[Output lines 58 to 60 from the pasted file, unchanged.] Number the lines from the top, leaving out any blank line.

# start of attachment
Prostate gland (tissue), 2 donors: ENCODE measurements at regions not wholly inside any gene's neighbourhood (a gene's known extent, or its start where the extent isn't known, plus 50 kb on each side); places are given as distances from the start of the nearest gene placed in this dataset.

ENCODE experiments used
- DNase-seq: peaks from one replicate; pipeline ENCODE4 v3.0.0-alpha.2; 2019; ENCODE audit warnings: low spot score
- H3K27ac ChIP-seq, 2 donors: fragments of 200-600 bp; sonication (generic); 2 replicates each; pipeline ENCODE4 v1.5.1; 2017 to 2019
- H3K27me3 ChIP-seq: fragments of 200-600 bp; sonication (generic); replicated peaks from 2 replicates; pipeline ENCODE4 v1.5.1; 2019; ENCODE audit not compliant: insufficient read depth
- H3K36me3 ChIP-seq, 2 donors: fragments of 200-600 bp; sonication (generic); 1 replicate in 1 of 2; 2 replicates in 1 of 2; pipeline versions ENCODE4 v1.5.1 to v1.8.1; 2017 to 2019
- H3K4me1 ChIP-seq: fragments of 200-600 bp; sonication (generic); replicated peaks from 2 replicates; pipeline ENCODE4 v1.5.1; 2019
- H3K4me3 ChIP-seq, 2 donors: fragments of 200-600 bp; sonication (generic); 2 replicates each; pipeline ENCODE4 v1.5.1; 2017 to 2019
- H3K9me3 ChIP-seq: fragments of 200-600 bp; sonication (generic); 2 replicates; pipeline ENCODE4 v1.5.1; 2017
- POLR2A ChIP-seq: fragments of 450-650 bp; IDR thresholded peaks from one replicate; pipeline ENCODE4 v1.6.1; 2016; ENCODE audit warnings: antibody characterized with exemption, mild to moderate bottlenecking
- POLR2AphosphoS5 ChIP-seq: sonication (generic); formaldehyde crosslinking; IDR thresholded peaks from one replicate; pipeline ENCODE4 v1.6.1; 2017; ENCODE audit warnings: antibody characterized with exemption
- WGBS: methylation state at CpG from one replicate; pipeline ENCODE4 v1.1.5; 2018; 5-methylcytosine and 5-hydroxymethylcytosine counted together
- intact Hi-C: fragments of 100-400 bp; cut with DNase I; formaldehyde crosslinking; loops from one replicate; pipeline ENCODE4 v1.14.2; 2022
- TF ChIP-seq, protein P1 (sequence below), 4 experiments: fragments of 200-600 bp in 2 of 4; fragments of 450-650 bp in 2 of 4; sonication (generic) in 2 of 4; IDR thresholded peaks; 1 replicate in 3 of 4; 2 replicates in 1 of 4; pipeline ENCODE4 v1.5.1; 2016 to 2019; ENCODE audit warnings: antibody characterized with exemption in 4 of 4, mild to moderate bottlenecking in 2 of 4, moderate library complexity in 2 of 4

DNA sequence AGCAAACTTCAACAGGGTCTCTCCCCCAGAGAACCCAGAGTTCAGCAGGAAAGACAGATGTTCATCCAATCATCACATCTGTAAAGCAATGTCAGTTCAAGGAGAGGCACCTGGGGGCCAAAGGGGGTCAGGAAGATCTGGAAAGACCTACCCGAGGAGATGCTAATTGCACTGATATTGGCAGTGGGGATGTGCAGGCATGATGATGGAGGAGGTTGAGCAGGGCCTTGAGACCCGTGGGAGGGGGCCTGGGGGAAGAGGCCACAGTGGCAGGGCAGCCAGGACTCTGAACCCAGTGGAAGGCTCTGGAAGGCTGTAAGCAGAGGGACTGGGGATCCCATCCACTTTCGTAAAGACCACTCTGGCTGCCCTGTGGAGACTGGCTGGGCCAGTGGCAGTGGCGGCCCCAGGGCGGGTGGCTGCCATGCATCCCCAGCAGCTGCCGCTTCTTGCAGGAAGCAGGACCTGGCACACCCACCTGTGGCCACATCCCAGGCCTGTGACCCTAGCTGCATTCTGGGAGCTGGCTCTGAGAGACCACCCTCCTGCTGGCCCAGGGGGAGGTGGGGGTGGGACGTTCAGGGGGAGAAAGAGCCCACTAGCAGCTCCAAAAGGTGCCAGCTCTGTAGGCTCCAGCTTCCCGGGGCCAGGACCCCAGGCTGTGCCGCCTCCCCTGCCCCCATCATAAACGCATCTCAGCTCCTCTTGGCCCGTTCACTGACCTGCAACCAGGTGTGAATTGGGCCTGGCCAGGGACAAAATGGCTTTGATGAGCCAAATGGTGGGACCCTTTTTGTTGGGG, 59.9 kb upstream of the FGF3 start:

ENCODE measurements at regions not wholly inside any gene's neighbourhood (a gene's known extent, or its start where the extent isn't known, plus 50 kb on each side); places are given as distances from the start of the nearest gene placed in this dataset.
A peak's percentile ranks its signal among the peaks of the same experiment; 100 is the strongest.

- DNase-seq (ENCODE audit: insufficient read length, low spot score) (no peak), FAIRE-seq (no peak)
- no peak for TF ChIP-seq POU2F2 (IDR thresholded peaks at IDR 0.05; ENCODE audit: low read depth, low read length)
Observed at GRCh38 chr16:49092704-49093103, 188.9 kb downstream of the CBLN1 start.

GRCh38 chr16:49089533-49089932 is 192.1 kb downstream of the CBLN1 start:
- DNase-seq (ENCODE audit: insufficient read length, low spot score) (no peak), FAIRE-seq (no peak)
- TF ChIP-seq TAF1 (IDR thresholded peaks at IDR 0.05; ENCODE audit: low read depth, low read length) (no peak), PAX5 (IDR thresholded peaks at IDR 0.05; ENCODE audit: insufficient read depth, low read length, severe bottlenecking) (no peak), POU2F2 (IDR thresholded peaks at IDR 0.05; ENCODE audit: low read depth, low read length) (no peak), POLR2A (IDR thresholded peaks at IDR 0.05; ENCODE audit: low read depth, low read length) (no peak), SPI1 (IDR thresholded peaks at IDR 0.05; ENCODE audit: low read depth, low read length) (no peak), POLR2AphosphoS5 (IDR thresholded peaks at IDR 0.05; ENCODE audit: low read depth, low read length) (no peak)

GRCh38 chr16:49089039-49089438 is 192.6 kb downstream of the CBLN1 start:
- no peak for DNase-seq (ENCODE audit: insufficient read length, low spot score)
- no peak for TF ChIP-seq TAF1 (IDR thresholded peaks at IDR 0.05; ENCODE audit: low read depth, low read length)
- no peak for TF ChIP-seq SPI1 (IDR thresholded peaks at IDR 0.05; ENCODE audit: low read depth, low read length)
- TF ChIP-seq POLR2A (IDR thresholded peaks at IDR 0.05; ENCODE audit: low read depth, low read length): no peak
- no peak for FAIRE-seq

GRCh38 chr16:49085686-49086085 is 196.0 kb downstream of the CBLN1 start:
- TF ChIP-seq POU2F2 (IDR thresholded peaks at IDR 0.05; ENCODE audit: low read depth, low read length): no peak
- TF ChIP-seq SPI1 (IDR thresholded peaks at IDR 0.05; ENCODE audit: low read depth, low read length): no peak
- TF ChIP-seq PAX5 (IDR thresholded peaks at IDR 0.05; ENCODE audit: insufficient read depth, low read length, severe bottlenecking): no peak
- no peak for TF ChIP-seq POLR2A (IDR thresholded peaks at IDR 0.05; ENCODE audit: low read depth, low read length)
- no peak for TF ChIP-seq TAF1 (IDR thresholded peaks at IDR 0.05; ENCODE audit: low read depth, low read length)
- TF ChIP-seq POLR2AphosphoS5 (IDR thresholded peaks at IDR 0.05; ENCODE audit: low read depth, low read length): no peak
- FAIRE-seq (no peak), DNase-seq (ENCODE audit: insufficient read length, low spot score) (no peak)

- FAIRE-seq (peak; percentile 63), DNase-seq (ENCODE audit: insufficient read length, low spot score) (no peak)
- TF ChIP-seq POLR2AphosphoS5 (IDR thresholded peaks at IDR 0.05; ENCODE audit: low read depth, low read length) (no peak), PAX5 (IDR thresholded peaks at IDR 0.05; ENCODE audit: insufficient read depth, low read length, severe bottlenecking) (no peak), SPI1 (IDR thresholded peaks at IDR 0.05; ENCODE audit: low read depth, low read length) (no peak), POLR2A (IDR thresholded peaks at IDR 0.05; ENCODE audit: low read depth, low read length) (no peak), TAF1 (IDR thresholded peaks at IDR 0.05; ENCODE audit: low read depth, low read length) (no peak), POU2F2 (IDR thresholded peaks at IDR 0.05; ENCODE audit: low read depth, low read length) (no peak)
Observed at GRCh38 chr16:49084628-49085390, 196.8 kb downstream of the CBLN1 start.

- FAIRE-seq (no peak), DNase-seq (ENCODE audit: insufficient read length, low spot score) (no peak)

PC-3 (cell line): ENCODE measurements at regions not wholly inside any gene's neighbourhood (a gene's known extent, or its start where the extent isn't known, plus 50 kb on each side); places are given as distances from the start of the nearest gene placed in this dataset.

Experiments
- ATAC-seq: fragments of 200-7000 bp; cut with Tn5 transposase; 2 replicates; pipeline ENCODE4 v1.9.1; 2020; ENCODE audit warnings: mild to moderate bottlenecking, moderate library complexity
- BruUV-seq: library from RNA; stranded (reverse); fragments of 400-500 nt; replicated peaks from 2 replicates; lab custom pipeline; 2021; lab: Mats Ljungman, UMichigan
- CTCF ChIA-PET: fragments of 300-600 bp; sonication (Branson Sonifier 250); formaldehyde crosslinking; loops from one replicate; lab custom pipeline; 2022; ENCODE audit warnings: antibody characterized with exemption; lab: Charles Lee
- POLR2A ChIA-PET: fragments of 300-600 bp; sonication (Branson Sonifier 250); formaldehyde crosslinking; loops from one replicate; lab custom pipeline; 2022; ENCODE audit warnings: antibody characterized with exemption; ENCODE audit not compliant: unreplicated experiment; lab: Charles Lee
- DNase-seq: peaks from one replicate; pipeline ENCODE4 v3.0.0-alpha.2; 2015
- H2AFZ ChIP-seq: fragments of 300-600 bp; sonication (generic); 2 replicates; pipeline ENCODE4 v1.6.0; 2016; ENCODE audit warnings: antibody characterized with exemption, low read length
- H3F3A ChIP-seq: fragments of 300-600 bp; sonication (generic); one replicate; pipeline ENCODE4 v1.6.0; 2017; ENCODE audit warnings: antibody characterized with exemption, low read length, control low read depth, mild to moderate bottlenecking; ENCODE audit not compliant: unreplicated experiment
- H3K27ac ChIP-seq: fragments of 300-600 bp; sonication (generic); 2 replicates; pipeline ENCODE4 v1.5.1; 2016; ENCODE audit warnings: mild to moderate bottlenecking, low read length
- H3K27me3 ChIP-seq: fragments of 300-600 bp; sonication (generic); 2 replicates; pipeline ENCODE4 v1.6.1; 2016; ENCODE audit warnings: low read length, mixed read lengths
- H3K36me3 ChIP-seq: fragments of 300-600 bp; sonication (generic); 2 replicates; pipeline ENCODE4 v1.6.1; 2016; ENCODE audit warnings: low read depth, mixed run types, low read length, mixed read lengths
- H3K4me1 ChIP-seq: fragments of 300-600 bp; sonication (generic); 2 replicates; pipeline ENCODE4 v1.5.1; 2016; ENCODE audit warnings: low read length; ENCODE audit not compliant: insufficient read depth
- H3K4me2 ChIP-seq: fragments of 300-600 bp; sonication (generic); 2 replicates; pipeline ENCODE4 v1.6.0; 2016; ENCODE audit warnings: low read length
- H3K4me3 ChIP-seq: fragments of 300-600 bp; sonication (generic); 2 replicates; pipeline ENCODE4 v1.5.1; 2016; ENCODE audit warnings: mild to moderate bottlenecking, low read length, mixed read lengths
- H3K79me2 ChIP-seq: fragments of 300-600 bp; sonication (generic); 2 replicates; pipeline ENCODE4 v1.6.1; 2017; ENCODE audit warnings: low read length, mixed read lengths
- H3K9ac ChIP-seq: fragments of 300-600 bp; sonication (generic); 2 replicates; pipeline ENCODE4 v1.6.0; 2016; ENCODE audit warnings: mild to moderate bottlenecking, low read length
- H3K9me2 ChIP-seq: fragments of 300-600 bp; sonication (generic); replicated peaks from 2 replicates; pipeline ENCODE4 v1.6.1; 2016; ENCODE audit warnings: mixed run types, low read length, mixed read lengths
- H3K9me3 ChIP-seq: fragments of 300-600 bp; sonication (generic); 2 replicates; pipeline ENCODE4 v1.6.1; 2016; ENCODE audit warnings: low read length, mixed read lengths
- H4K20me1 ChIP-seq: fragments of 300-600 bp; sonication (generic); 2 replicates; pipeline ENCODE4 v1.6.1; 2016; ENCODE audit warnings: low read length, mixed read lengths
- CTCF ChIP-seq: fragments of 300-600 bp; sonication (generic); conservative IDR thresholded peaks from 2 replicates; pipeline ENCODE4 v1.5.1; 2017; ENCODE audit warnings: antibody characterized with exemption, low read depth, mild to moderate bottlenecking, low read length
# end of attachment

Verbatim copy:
- H3K9ac ChIP-seq: fragments of 300-600 bp; sonication (generic); 2 replicates; pipeline ENCODE4 v1.6.0; 2016; ENCODE audit warnings: mild to moderate bottlenecking, low read length
- H3K9me2 ChIP-seq: fragments of 300-600 bp; sonication (generic); replicated peaks from 2 replicates; pipeline ENCODE4 v1.6.1; 2016; ENCODE audit warnings: mixed run types, low read length, mixed read lengths
- H3K9me3 ChIP-seq: fragments of 300-600 bp; sonication (generic); 2 replicates; pipeline ENCODE4 v1.6.1; 2016; ENCODE audit warnings: low read length, mixed read lengths